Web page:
Economist Rubenstein presented these and other jarring findings in “The Earned Income Tax Credit and Illegal Immigration: A Study in Fraud, Abuse, and Liberal Activism” at a news conference at the National Press Club in Washington, D.C. on April 14. Rubenstein described the EITC scams as “common, well-organized, and massive.” According to the General Accounting Office, “one-quarter to one-third of all EITC claims are ‘improperly paid.” That amounts to at least 6 million households receiving at least $12 billion fraudulently (2007 numbers).
Rubenstein blames this gaming of the system, not so much on the illegal immigrants, but on their enablers: the IRS (which does not verify Social Security numbers or eligibility criteria and which publishes Spanish-language materials about the EITC); tax preparation and filing services, such as H & R Block; and advocacy groups, such as the left-wing Center on Budget and Policy Priorities. The latter, for example, offers outreach programs designed to hook immigrants into the EITC entitlement culture.
Signed into law into 1975 by President Gerald R. Ford, the EITC was supposed to encourage welfare recipients to join the workforce by providing a "bonus" for working families with children. Sounds peachy, right? Maybe to some (like presidents Reagan, Clinton, and George W. Bush, who all expanded the program), but not to opponents of this kind of wealth-redistribution scheme, since the "tax credit" is paid to its recipients from government coffers supplied by other working families who are forced to pay taxes into those coffers.
One would hope, based on the EITC’s redistributionist character and its invitation for abuse and the fact that these scam artists are rarely, if ever, prosecuted, that Rubenstein would have called for its abolition as a solution to a program run amuck. Alas, he prefers the politically safe ‘mend-it-not-end-it’ approach, claiming in a post-news conference interview that the EITC program is a good one and probably stands between many of its recipients and hunger. Huh? Doesn’t the food stamp program do that? What about Special Supplemental Nutrition Program for Women, Infants and Children (WIC)?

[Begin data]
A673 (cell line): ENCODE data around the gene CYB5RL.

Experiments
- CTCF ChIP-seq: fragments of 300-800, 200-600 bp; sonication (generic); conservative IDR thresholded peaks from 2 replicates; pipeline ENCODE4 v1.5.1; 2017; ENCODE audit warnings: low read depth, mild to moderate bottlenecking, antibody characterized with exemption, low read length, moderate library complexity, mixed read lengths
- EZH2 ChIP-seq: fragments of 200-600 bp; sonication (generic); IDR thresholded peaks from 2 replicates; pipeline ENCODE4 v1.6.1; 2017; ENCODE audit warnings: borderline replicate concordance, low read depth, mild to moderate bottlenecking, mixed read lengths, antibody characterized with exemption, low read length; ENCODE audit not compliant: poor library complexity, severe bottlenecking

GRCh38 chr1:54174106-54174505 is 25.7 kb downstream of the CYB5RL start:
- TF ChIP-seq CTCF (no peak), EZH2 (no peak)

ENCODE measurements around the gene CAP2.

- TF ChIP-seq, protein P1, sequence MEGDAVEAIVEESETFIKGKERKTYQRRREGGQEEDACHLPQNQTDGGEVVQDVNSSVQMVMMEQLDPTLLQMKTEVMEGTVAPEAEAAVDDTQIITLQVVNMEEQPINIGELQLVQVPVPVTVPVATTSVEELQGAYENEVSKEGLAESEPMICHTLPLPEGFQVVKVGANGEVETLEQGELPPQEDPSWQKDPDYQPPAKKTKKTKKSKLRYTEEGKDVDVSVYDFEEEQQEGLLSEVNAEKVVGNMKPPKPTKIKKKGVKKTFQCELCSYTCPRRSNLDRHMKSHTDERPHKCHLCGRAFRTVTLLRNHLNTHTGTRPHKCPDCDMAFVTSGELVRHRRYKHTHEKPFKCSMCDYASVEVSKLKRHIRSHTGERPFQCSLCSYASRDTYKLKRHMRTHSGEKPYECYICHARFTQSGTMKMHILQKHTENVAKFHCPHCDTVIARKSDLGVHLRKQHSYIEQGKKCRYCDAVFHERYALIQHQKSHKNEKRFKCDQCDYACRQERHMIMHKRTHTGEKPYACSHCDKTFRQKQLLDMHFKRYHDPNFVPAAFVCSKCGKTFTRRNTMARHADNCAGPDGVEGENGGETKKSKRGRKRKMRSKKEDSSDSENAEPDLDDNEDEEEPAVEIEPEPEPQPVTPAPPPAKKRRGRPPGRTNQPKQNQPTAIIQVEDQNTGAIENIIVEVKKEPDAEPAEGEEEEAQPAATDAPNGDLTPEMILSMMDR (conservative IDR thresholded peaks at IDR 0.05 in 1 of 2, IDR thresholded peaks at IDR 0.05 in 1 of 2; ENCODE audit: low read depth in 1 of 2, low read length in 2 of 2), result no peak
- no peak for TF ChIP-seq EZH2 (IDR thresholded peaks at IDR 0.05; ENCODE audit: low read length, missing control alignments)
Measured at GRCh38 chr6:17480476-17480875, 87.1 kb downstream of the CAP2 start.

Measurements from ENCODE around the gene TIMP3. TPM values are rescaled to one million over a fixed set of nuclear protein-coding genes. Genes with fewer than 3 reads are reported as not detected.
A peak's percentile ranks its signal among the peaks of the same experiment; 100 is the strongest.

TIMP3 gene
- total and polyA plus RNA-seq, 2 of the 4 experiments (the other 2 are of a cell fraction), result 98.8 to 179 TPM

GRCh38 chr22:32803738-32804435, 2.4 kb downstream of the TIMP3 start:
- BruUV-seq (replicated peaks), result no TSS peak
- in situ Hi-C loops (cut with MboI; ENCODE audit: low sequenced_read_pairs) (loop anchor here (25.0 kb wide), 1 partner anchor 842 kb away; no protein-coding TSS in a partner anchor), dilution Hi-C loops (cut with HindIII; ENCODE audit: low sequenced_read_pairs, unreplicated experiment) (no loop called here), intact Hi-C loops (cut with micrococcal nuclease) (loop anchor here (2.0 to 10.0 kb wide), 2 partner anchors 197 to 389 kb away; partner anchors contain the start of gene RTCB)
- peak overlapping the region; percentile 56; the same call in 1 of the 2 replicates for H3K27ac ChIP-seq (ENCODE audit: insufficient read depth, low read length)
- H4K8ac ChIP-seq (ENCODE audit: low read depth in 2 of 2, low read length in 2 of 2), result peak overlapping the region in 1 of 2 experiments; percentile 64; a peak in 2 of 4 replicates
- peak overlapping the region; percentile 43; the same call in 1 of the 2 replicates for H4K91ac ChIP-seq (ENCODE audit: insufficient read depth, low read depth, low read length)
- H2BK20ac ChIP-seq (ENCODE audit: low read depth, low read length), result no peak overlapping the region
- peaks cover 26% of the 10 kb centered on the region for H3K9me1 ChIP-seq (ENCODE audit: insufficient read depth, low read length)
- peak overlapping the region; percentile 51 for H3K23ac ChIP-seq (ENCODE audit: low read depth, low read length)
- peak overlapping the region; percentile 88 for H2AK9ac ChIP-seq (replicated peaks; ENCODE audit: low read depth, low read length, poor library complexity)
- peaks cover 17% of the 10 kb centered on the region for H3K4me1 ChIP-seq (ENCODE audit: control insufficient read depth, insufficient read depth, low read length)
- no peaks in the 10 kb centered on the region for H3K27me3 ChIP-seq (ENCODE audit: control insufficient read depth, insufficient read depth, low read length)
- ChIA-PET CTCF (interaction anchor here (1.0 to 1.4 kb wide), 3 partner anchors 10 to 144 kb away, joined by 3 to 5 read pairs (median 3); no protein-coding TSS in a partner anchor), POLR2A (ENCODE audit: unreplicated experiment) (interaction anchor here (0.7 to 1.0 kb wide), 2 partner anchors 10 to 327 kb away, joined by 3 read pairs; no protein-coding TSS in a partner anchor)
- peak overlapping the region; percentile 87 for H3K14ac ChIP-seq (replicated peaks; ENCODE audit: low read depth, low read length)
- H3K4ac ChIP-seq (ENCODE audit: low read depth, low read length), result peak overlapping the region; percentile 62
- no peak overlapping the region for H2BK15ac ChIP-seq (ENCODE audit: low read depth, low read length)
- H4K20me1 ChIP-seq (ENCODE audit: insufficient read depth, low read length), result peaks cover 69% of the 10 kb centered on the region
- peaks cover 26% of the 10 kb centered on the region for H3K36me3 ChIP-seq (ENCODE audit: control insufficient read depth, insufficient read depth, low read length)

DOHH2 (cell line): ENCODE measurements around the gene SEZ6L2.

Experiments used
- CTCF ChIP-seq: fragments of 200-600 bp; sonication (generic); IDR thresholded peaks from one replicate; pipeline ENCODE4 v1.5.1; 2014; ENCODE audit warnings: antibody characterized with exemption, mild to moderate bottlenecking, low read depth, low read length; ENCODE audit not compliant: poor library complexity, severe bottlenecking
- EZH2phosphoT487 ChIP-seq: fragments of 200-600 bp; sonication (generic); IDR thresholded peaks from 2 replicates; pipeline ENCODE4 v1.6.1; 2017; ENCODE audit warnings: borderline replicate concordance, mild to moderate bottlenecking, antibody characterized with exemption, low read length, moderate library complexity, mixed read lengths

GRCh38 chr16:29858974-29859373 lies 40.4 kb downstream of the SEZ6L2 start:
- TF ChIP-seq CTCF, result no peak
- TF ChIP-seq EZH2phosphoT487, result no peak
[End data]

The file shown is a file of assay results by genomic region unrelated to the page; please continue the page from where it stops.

Equally unfortunate were the sentiments of Dr. James R. Edwards, Jr., a principal of the MITA Group and an adviser to Mitt Romney’s presidential campaign, who spoke after Rubenstein and endorsed his report. Stated Edwards: “EITC [deprives] hard-working Americans of their own resources. It robs some to give to others.... It’s welfare by other means.” Even after issuing that strong statement, Edwards, when queried, was unwilling to do away with the tax credit, insisting it could be fixed. Huh?
To boot, "conservative" Senator Tom Coburn (R-Okla.) recently called for an "overhaul" to EITC because of its improper payment rate. Well, that’s a start, but can’t anyone call for a timely end to this unconstitutional, redistributionist practice?
While Edwin Rubenstein and the Social Contract Press (the Michigan-based outfit that published his report) are to be commended for shedding light on yet another racket involving illegal and legal plunderers, everyday hardworking citizens deserve more than band-aid solutions. They deserve elected officials who will rein in the federal government to its constitutional restraints and who will put an end to this business of spending and borrowing our way into "prosperity." If not, many Americans will continue to dread April 15, and struggle to fulfill their financial obligations to Uncle Sam and his Tax Man, while others will eagerly anticipate it in hopes of receiving their windfall profit known as the Earned (sic) Income Tax Credit, made available to citizens and non-citizens by our benevolent leaders.
To read the complete report, click here (pdf).